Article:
Prioritisation of rights for pragmatic reasons is however a widely accepted necessity. Human rights_sentence_175

Human rights expert Philip Alston argues: Human rights_sentence_176

He, and others, urge caution with prioritisation of rights: Human rights_sentence_177

Some human rights are said to be "inalienable rights". Human rights_sentence_178

The term inalienable rights (or unalienable rights) refers to "a set of human rights that are fundamental, are not awarded by human power, and cannot be surrendered". Human rights_sentence_179

The adherence to the principle of indivisibility by the international community was reaffirmed in 1995: Human rights_sentence_180

This statement was again endorsed at the 2005 World Summit in New York (paragraph 121). Human rights_sentence_181

Universalism vs cultural relativism Human rights_section_21

Main articles: Cultural relativism, Moral relativism, Moral universalism, and Universal ethic Human rights_sentence_182

The UDHR enshrines, by definition, rights that apply to all humans equally, whichever geographical location, state, race or culture they belong to. Human rights_sentence_183

Proponents of cultural relativism suggest that human rights are not all universal, and indeed conflict with some cultures and threaten their survival. Human rights_sentence_184

Rights which are most often contested with relativistic arguments are the rights of women. Human rights_sentence_185

For example, Female genital mutilation occurs in different cultures in Africa, Asia and South America. Human rights_sentence_186

It is not mandated by any religion, but has become a tradition in many cultures. Human rights_sentence_187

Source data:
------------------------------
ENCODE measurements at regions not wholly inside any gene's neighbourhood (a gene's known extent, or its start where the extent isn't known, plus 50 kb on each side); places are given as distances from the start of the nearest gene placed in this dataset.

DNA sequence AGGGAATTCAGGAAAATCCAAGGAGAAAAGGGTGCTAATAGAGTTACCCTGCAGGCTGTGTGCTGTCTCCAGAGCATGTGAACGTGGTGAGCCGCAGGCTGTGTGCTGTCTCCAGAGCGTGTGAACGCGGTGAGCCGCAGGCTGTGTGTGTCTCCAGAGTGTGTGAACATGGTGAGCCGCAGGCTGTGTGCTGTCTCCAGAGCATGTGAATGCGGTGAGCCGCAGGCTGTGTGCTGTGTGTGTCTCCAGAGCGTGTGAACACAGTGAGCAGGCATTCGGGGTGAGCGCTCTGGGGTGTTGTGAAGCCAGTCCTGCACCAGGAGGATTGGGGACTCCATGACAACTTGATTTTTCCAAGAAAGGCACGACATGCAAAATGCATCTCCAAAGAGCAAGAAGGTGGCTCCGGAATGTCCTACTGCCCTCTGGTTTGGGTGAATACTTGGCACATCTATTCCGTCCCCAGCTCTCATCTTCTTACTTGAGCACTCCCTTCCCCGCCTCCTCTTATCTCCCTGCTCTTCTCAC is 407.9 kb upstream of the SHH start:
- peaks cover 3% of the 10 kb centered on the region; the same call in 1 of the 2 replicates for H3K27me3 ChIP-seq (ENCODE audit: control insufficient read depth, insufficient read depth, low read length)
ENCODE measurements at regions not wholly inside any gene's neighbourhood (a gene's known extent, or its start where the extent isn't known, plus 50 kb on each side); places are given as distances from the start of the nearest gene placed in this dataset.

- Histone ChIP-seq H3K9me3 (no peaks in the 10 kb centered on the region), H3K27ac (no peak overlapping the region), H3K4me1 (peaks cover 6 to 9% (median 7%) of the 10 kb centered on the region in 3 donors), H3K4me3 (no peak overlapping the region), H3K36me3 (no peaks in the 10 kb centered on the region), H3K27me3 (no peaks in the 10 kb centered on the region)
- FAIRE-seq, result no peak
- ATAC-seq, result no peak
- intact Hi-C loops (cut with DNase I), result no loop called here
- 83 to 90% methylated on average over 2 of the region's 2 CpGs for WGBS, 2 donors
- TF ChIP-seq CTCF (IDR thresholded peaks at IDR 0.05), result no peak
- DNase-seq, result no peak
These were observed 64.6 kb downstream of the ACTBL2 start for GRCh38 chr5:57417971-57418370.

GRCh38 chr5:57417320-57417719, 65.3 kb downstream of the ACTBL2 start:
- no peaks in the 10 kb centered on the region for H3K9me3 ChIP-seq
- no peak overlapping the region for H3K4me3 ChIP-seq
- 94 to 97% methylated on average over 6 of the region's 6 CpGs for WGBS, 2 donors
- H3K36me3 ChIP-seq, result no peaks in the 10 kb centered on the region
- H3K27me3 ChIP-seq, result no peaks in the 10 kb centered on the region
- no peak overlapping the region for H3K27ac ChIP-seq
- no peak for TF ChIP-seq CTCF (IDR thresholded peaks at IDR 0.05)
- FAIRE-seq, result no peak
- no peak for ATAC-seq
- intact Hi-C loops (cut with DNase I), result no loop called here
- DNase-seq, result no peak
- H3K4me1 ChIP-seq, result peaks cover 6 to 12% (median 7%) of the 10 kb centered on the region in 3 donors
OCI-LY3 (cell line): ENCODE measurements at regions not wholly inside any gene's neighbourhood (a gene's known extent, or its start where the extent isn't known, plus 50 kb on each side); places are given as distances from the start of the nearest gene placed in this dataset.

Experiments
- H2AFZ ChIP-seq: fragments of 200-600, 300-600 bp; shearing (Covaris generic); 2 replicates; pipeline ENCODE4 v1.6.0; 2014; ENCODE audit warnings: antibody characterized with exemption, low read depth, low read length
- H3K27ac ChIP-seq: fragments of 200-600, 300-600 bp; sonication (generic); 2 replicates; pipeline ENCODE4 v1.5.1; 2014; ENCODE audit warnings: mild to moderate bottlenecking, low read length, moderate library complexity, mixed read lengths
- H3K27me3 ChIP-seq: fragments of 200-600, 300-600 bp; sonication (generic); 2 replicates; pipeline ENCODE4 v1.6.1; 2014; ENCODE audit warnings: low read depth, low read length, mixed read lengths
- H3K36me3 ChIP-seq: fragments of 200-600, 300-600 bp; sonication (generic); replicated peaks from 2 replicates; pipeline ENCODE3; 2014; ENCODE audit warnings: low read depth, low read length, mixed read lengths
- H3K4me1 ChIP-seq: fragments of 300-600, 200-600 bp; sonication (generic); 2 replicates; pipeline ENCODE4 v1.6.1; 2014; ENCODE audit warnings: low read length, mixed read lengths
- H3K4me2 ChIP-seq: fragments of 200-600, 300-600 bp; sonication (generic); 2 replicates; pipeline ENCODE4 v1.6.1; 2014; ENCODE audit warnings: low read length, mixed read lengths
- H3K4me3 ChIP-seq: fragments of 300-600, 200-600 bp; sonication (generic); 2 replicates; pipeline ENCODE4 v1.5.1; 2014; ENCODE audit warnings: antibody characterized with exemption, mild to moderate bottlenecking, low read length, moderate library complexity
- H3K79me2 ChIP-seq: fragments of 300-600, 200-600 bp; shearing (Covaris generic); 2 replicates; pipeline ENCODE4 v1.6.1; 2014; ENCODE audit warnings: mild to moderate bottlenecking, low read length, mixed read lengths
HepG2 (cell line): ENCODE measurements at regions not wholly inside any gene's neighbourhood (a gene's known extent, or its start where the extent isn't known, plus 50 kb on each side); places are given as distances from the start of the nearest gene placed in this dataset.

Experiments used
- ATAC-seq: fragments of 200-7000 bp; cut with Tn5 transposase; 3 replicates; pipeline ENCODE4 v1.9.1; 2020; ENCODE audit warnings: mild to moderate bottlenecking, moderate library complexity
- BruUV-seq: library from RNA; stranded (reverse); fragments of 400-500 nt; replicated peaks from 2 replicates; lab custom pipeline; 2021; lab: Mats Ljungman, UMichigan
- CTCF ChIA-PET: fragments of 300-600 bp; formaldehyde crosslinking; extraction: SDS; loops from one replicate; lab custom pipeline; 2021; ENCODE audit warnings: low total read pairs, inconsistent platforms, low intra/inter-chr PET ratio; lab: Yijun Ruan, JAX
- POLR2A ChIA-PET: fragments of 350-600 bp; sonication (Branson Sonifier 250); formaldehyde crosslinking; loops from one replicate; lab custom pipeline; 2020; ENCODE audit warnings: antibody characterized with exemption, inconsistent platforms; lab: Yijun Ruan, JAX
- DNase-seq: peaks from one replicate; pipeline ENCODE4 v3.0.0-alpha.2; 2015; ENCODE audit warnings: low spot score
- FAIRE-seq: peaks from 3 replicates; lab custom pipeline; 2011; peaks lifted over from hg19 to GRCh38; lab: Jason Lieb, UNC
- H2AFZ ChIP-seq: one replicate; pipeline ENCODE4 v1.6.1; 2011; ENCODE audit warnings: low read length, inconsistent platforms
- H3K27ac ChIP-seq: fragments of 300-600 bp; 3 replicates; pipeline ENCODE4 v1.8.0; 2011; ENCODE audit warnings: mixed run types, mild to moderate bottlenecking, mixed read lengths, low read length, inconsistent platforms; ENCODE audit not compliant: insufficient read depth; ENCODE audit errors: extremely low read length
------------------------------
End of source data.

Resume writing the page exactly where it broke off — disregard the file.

It is considered a violation of women's and girl's rights by much of the international community, and is outlawed in some countries. Human rights_sentence_188

Universalism has been described by some as cultural, economic or political imperialism. Human rights_sentence_189

In particular, the concept of human rights is often claimed to be fundamentally rooted in a politically liberal outlook which, although generally accepted in Europe, Japan or North America, is not necessarily taken as standard elsewhere. Human rights_sentence_190

For example, in 1981, the Iranian representative to the United Nations, Said Rajaie-Khorassani, articulated the position of his country regarding the Universal Declaration of Human Rights by saying that the UDHR was "a secular understanding of the Judeo-Christian tradition", which could not be implemented by Muslims without trespassing the Islamic law. Human rights_sentence_191

The former Prime Ministers of Singapore, Lee Kuan Yew, and of Malaysia, Mahathir bin Mohamad both claimed in the 1990s that Asian values were significantly different from western values and included a sense of loyalty and foregoing personal freedoms for the sake of social stability and prosperity, and therefore authoritarian government is more appropriate in Asia than democracy. Human rights_sentence_192

This view is countered by Mahathir's former deputy: Human rights_sentence_193

and also by Singapore's opposition leader Chee Soon Juan who states that it is racist to assert that Asians do not want human rights. Human rights_sentence_194

An appeal is often made to the fact that influential human rights thinkers, such as John Locke and John Stuart Mill, have all been Western and indeed that some were involved in the running of Empires themselves. Human rights_sentence_195

Relativistic arguments tend to neglect the fact that modern human rights are new to all cultures, dating back no further than the UDHR in 1948. Human rights_sentence_196

They also don't account for the fact that the UDHR was drafted by people from many different cultures and traditions, including a US Roman Catholic, a Chinese Confucian philosopher, a French Zionist and a representative from the Arab League, amongst others, and drew upon advice from thinkers such as Mahatma Gandhi. Human rights_sentence_197

Michael Ignatieff has argued that cultural relativism is almost exclusively an argument used by those who wield power in cultures which commit human rights abuses, and that those whose human rights are compromised are the powerless. Human rights_sentence_198